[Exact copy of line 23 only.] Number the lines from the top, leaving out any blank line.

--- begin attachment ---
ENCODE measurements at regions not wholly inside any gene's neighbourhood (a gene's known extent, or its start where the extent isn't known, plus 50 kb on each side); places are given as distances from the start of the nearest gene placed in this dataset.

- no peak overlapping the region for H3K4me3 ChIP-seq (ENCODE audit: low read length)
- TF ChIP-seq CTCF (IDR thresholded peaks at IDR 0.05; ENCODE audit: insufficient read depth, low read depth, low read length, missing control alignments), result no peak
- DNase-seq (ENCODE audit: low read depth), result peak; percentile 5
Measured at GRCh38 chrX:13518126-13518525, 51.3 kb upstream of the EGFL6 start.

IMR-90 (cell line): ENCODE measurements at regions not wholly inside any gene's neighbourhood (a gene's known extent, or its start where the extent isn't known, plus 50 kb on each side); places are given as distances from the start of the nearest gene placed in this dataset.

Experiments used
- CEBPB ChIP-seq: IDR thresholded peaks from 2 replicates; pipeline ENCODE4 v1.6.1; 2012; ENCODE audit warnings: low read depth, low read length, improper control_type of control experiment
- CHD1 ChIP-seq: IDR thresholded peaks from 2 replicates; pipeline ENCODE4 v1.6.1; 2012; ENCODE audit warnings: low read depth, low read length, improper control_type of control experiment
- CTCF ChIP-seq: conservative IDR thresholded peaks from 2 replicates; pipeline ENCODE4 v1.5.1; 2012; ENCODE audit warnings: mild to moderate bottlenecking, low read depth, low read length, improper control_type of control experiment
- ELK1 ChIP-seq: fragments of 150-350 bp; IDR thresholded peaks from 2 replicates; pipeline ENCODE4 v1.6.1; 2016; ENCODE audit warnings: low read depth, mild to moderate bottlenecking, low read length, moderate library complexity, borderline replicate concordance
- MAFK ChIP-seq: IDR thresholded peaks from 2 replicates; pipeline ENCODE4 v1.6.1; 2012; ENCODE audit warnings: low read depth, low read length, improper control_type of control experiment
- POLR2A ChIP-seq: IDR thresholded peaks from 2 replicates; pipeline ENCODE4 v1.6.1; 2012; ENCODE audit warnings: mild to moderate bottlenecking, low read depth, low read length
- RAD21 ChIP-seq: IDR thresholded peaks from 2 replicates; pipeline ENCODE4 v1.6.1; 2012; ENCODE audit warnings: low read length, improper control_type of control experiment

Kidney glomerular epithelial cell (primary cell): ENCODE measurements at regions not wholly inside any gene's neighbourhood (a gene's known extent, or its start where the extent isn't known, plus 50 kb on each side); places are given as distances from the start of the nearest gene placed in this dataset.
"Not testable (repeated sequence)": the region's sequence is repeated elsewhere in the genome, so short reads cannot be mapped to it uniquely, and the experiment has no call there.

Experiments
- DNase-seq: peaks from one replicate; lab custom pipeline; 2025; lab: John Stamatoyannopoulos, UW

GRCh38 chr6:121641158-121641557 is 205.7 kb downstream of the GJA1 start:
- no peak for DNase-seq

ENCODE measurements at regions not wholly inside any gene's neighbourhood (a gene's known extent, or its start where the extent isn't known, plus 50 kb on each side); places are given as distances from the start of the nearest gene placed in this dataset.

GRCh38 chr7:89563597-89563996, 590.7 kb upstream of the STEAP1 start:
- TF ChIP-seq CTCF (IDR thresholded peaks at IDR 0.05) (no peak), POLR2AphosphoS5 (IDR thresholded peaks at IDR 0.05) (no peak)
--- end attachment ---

- TF ChIP-seq CTCF (IDR thresholded peaks at IDR 0.05) (no peak), POLR2AphosphoS5 (IDR thresholded peaks at IDR 0.05) (no peak)